This new series is guest blogged by Doug Logan.
Doug Logan is an Adjunct Professor of Sports Management, at New York University.
He was the CEO for USATF from 2008 until September 2010.
He was also the CEO, President and Commissioner for Major League Soccer from 1995 to 1999. To read more about his background and involvement in Track, Soccer, Rugby and the Music industry, read my Freelap Friday Five Interview
This is his 39th article. Click here for his entire series.
SHIN SPLINTS 2014
Size Does Matter
At the end of the first week of the slushy, Sochi Olympics, an incredible ice hockey game was played between the sides of the US and Russia. After being deadlocked in a 2-2 tie, the teams played five minutes of overtime and the score went unchanged. The US ultimately won in the Shootout phase by a score of 3-2. This win positioned the US to come in first in their pool and they were seeded number two going into the quarterfinals. The Americans are now favored to be one of the finalists in the Gold Medal game to be played in the concluding Sunday of the Games. On Wednesday, Finland eliminated the Russians 3-1 in the quarterfinals, so, there will be no rematch.
This is the first contest between these hockey giants played on Russian soil since the shocking “Miracle on Ice” victory by the US in the 1980 Olympics in Lake Placid, NY. Every member of the current US team was born after that iconic victory. But, for dinosaurs like me, this tiff harkened back to that rumble during the Cold War.
While not the greatest National Hockey League fan, I love the International version of the game. The difference in the rules promulgates a global game where checking and physical mauling are minimized, dropping gloves and fisticuffs are virtually non-existent, and the true beauty of skating and strategy are emphasized. For me, it is like two different games.
More important than the rulebook is the fact that the game is played on two different sized sheets of ice. The domestic NHL rules require a rink that measures 200’x85’ with the goals set only 11’ from the end of the rink. The International Hockey Federation [IHF] requires rinks that are 200’x100’ with the goals set 13’ from the end. That’s a remarkable additional 3,000 square feet of ice, or, the equivalent square footage of a good sized home.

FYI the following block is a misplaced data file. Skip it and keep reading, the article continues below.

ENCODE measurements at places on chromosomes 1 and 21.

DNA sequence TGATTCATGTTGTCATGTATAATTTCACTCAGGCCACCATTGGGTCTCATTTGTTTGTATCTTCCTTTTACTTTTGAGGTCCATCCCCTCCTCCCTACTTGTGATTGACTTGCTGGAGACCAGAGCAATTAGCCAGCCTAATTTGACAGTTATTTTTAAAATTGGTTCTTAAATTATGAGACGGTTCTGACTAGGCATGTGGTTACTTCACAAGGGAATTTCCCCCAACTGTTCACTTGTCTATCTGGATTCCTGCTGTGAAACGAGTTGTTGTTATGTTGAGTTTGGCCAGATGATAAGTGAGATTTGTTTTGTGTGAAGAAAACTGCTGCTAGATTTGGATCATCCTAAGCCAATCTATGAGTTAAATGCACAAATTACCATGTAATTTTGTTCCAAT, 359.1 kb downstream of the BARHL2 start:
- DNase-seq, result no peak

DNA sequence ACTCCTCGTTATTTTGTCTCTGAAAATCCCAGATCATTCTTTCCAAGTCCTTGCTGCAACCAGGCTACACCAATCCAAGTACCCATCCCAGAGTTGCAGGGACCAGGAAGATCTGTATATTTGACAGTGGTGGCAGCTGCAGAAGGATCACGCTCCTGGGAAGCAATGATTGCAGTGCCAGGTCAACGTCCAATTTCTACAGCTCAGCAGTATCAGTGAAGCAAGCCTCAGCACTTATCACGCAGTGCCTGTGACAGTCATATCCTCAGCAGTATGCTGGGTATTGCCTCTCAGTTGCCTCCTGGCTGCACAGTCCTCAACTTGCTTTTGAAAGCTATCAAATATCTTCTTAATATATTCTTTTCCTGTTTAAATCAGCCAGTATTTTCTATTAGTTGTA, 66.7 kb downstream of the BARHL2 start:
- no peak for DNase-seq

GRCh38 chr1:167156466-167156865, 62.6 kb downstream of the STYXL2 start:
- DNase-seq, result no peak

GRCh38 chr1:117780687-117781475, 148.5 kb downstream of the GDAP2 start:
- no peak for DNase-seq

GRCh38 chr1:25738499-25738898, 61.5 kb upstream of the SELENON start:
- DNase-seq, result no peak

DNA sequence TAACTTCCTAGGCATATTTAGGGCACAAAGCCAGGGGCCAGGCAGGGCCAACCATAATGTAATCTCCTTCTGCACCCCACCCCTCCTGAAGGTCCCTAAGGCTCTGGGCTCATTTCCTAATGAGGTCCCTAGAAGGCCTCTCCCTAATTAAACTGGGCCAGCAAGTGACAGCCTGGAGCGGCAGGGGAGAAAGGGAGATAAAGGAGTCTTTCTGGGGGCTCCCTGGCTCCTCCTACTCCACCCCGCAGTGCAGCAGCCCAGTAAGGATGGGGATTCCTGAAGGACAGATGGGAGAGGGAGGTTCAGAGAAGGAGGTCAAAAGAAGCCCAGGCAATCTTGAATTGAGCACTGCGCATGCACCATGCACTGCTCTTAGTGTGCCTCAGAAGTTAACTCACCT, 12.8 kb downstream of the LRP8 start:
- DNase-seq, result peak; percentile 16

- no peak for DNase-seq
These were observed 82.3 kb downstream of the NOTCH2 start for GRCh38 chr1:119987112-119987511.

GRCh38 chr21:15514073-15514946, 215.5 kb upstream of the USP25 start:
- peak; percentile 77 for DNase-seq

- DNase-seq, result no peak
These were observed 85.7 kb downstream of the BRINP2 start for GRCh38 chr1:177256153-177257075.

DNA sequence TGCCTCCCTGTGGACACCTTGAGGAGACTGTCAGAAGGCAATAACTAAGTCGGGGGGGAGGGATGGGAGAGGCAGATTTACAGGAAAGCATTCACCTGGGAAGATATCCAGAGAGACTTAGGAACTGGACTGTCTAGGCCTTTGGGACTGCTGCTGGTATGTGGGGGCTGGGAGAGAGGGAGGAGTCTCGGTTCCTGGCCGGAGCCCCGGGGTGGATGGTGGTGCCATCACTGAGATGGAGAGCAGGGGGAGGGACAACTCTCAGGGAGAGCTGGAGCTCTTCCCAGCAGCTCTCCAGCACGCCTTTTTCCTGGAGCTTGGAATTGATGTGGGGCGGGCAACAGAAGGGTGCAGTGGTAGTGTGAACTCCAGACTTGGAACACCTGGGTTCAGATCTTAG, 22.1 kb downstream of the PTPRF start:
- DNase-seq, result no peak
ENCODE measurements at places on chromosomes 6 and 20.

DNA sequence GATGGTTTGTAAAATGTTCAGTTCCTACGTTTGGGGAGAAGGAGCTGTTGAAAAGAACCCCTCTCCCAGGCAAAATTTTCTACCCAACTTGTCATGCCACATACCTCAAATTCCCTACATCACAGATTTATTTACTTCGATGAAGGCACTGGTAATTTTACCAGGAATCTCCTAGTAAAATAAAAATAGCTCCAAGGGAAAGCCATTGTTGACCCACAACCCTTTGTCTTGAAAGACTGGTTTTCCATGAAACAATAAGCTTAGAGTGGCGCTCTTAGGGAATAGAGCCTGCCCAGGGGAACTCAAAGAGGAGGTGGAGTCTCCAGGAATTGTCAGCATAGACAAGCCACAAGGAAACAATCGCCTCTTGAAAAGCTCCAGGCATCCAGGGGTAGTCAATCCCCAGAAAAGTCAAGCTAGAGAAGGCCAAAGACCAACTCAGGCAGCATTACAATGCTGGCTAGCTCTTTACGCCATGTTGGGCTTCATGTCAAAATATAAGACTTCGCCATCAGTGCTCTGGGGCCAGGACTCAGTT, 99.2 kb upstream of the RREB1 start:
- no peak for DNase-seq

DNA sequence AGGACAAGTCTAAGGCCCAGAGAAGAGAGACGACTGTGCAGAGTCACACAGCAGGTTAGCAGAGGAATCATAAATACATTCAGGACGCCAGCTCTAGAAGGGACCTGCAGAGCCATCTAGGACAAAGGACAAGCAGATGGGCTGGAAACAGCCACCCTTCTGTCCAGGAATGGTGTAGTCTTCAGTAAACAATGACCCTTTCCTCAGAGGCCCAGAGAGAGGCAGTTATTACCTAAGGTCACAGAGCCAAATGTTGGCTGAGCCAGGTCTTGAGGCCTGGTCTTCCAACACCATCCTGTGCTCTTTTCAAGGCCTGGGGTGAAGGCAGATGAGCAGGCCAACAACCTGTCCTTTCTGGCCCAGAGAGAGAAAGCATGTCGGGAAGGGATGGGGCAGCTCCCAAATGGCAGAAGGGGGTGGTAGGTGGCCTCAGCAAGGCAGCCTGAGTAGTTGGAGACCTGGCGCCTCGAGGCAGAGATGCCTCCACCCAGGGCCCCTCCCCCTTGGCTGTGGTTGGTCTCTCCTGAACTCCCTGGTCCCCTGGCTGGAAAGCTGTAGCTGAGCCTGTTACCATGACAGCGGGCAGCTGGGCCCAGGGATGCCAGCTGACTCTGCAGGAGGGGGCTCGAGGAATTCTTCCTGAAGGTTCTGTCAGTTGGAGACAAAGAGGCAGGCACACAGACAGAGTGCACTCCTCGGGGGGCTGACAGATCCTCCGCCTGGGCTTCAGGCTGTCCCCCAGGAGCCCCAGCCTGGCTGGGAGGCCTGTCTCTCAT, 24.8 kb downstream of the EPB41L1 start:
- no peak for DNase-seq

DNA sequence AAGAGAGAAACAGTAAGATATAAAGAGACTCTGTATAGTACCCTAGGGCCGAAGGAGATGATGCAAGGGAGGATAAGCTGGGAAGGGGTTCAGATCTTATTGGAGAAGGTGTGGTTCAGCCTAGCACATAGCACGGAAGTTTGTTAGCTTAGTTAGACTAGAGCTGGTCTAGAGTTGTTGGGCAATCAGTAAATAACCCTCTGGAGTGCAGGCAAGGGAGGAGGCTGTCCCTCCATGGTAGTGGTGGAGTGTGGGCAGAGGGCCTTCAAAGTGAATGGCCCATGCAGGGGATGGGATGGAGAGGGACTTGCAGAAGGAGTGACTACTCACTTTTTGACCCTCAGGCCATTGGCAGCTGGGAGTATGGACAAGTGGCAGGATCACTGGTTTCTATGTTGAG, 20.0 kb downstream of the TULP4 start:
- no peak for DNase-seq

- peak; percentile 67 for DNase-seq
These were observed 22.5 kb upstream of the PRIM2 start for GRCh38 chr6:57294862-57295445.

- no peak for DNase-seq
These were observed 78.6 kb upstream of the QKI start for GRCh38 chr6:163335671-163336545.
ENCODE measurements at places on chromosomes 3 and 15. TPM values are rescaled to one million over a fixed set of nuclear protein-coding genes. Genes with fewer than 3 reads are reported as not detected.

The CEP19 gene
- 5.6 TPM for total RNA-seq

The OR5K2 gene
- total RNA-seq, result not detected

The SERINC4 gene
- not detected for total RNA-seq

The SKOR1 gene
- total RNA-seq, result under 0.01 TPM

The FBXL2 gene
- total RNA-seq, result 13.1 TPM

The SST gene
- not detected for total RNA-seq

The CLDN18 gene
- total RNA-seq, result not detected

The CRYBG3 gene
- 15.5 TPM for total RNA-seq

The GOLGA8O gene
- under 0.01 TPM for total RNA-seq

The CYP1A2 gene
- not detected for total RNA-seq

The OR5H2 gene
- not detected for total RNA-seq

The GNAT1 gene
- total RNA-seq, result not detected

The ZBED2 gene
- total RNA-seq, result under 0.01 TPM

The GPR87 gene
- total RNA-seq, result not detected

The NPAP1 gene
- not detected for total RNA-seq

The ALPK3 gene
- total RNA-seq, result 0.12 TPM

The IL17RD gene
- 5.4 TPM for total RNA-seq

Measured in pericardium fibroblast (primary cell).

The NHL also had a “dirty little secret” for a number of years. “Two hundred feet” were not necessarily two hundred feet long. The old Maple Leaf Gardens in Toronto and Boston Gardens were reputed to be “short rinks” but no one really knew how long they were. The old Chicago Stadium honchos finally admitted that their rink actually measured 188’x85’. And, the Buffalo Sabers played for four years in Buffalo Memorial Auditorium that had a 185’x85’ surface.
All this “intimacy” led to a staccato contest, filled with contact, physicality and frequent ugly fighting. And, the custodians of the North American sport loved that aspect of it. Many of them continue to perpetuate the myth that fisticuffs are actually good for the sport and act as a pressure valve that they claim prevent more serious injuries. What these cretins really mean is that many fans come to watch hockey to witness the fights, goonery and mayhem. And fights are therefore good for ticket sales, beer consumption and corporate profits.
The reduced size of the rink also alters the esoteric strategy in the Neutral Zone; the area between the Blue Lines. In the NHL the Neutral Zone is 50’ while on International surfaces it is 57’. In those ridiculous contests in Buffalo the Neutral Zone was a mere 35’.
The two heroes of the day for the US were goaltender Jonathan Quick of the Los Angeles Kings and T.J. Oshie, who plays for the St. Louis Blues. Quick was stout in the net and held the Russian star, Alex Ovetchkin, scoreless on seven shots, including one in overtime.
International overtime rules also produce dramatic hockey. Teams play a five minute period with only four players, plus a goaltender, rather than the usual five, plus a goaltender. Add to this the fact that the US began the overtime period on a power play; we witnessed four skaters playing against three on an oversized ice sheet. Talk about wide open hockey! You have to give kudos to the Russian defenders, who kept the match even despite the numerical odds.
Oshie was the man of the hour in the Shootout. The rules require three different skaters in the first three rounds; after that the same skater can shoot over and over again. And, that is what the US coach, Dan Bylsma, did over and over again. Oshie took six out of the eight US shots in the Shootout, converting on four of them. The humble kid from Warroad, MN, population 1,781, quieted the 11,678 partisans at the Bolshoi Ice Dome, including President Putin. Ever since, his “aw shucks” grin has been viral on every form of sports media.
One post script is important to note. Putin has invested heavily in these games. The investment has not only been financial [reputedly over $50B] but also with his country’s credibility. He knows that the stereotypical view of Russians by the rest of the world includes the feeling that all Russians over imbibe in all liquids containing alcohol. As a result, Putin has remarkably banned alcohol at all Olympic venues. This unprecedented act has resulted in genial behavior and sportsmanship from not only Russian fans but from partisans of all teams. I am sure the reaction of the fans at the US vs Russia match would have been different if they had been drinking. It took a despot to teach us the true Olympic ideals.
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